Village Narratives: Georgie ‘Rose’ Kennington

Georgie 'Rose' Kennington

When I was asked to write a few words on Georgie ‘Rose’ Kennington’s performance in St Michael’s Church I was apprehensive: after all I am no music critic! But I assented for two reasons. First, I had thoroughly enjoyed the evening’s programme; and second, if I know anything at all about music, then it’s about jazz. If it hadn’t been mentioned in advance I might even have picked out the influence on Georgie’s repertoire and delivery of the likes of Ella Fitzgerald, Madeline Peyroux and Anita O’Day. So here goes.

 

That the Church was full at 7pm on 24 March on what might as well have been a deep winter evening was a tribute in itself to this local singer (her initial performance was in St Michael’s aged seven). But a solo performer, albeit one backed by two impressive musicians, is starkly exposed. She has to do justice to herself, her voice and to the songs she has chosen. Beginning with Don’t get around much, and following up with the classic Body and soul, she demonstrated a range, assurance and control that boded well for the programme as a whole.

Whether it is easier or more difficult to interpret ‘old favourites’ is perhaps a moot point. I can only pick out one or two here. Wave was followed by Stormy weather, a choice surely everyone in the audience knew and welcomed. Written in 1933 by Arlen and Koehler it was first performed by Ethel Waters at the famous Cotton Club in Harlem in the same year. You can hear Lena Horne’s and (my favourite) Billie Holiday’s versions on YouTube. Georgie held her own with something to spare. The standard was maintained through Those sweet words, My funny valentine and Blame it on my youth. Another classic came next: Bye bye blackbird. This dates back to 1926, was written by Henderson and Dixon and is associated with the renderings of Eddie Cantor. Again, Georgie did a popular song – even I know many of the lyrics – full justice. Cold cold heart, Spring can really hang you up the most and Careless love (which I particularly enjoyed) were their own invitation for an encore. On cue, the evening closed with Cole Porter’s Too darn hot. Written for ‘Kiss Me, Kate’ in 1948 and most notably recorded by Ella Fitzgerald, Georgie seemed to ‘let go’, to invest what she had left to offer. It was an impressive and entirely fitting ending to a delightful programme.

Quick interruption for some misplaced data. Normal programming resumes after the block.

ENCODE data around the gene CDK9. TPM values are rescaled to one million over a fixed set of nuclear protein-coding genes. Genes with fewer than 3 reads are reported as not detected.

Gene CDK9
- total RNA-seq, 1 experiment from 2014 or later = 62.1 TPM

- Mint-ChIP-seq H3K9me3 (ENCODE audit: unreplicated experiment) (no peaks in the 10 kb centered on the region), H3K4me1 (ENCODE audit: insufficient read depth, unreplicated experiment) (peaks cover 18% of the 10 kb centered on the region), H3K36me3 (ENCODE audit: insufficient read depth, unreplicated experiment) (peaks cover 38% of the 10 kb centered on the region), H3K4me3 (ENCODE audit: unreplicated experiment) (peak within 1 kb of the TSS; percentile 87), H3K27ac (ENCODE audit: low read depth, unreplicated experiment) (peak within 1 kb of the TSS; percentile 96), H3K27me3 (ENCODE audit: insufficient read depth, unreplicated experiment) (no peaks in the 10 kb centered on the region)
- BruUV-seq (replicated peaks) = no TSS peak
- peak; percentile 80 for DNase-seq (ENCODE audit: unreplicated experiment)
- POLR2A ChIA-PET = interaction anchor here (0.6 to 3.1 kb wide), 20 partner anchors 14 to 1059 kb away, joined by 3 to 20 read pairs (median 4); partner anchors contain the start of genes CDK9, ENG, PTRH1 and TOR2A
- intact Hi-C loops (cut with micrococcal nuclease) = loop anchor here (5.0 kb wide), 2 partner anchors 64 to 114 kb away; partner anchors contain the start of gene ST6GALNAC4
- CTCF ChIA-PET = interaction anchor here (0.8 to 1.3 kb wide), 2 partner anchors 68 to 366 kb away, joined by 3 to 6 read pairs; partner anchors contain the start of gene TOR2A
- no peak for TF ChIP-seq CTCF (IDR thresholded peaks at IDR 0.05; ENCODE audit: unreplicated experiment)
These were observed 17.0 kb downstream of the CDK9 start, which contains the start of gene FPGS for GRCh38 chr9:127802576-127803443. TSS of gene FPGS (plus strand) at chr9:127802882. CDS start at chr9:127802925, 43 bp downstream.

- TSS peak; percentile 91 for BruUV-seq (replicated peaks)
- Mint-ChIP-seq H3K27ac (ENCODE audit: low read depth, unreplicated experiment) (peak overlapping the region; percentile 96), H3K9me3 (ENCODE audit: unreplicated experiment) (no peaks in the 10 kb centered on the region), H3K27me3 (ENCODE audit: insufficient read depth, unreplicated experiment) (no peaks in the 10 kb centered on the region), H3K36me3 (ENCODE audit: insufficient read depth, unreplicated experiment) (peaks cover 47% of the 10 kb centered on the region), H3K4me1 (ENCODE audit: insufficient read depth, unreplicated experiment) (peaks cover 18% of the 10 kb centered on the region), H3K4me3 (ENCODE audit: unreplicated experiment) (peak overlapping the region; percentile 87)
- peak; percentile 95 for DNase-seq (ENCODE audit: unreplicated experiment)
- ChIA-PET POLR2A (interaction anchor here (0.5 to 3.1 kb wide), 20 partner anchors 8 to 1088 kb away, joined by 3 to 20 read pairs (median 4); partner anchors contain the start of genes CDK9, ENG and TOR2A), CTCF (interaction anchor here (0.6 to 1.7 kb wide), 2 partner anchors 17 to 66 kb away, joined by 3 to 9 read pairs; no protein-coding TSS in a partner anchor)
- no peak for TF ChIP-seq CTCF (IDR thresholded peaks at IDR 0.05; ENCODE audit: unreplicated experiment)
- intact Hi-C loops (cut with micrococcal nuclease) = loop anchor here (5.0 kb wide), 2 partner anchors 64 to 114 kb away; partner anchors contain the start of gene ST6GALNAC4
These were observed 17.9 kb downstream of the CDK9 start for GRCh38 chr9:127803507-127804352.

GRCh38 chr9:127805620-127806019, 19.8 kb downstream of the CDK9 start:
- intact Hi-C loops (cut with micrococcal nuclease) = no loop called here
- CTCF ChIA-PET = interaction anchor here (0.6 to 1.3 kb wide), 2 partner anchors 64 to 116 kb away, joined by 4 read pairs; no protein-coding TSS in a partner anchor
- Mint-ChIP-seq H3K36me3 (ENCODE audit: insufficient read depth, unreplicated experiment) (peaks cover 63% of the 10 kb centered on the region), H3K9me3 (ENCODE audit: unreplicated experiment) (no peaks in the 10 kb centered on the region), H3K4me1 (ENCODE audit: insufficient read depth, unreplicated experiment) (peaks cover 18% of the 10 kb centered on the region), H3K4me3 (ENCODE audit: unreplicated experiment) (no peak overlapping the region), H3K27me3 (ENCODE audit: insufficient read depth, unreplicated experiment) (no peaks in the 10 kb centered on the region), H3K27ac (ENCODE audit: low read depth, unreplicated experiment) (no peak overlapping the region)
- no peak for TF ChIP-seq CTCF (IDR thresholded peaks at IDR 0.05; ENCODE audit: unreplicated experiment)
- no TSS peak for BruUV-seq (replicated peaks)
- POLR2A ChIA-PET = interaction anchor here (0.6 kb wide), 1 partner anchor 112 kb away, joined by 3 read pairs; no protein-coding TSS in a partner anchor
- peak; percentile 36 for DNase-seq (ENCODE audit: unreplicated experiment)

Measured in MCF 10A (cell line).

Georgie’s vocals were enhanced throughout by the contributions of her fellow musicians, James Hill on double bass and Ed Blunt on piano (whose own emerging careers speak for themselves); both showed their talents in brief solos as well as in their expert backing. This is a good trio. As for Georgie, she sang as I had suspected she could but had not heard before. This was not a routine ‘going-through-the-motions’ gig. She was not hesitant, nor did she falter. She not only completed the challenging programme she had set herself, but to my ears – better tutored in jazz than in other genres – she gave evidence of something extra. It is of course one thing ‘to be able to sing well’ and quite another to translate a natural facility into a performance that an audience will pay to see and enjoy, let alone make successful recordings. Gradually and almost imperceptibly through the evening Georgie grew and gave herself up to her lyrics (offering us a truly embodied sound). I thought I detected in her vocalising too, perhaps most forcefully in Too darn hot, a willingness to improvise, to experiment. Georgie ‘Rose’ Kennington can go places.

If I was to summarize 24 March? With the preparation Georgie is putting in, the construction of spoken ‘narratives’ to bind programmes of songs together, diligent networking or ‘politicking’, and the luck that all performers need, I am convinced that Georgie can make her mark in the jazz world. All those present will wish her well.

Graham Scambler.

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